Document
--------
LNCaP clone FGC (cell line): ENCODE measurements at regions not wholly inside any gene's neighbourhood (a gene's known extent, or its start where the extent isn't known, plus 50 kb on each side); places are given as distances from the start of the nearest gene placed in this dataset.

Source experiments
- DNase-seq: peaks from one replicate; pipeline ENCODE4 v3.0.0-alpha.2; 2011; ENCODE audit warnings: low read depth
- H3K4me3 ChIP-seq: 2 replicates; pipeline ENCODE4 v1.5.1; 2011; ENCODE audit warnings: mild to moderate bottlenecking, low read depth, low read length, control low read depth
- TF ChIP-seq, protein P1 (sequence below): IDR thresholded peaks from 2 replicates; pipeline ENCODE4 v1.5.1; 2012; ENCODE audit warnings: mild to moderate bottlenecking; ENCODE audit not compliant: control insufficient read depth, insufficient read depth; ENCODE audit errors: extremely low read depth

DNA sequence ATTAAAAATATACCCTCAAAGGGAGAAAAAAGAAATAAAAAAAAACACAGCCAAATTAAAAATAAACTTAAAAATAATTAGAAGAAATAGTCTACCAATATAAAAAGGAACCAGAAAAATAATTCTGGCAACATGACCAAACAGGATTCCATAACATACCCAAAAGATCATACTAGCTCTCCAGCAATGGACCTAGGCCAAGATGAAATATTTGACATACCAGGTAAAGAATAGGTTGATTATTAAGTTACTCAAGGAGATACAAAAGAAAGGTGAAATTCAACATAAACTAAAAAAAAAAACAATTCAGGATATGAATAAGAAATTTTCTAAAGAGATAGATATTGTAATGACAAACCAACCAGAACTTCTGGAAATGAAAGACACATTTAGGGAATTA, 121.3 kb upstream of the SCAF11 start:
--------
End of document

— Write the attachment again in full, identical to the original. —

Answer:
LNCaP clone FGC (cell line): ENCODE measurements at regions not wholly inside any gene's neighbourhood (a gene's known extent, or its start where the extent isn't known, plus 50 kb on each side); places are given as distances from the start of the nearest gene placed in this dataset.

Source experiments
- DNase-seq: peaks from one replicate; pipeline ENCODE4 v3.0.0-alpha.2; 2011; ENCODE audit warnings: low read depth
- H3K4me3 ChIP-seq: 2 replicates; pipeline ENCODE4 v1.5.1; 2011; ENCODE audit warnings: mild to moderate bottlenecking, low read depth, low read length, control low read depth
- TF ChIP-seq, protein P1 (sequence below): IDR thresholded peaks from 2 replicates; pipeline ENCODE4 v1.5.1; 2012; ENCODE audit warnings: mild to moderate bottlenecking; ENCODE audit not compliant: control insufficient read depth, insufficient read depth; ENCODE audit errors: extremely low read depth

DNA sequence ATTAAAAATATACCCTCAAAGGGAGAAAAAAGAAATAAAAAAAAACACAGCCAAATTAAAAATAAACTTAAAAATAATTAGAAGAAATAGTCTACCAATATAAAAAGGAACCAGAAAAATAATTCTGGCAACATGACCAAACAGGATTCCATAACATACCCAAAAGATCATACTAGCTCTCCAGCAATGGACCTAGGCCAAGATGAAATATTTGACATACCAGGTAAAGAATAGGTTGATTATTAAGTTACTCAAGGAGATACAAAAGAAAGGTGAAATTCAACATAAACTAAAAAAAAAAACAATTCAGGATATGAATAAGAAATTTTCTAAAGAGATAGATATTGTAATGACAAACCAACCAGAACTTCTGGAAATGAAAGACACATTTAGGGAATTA, 121.3 kb upstream of the SCAF11 start: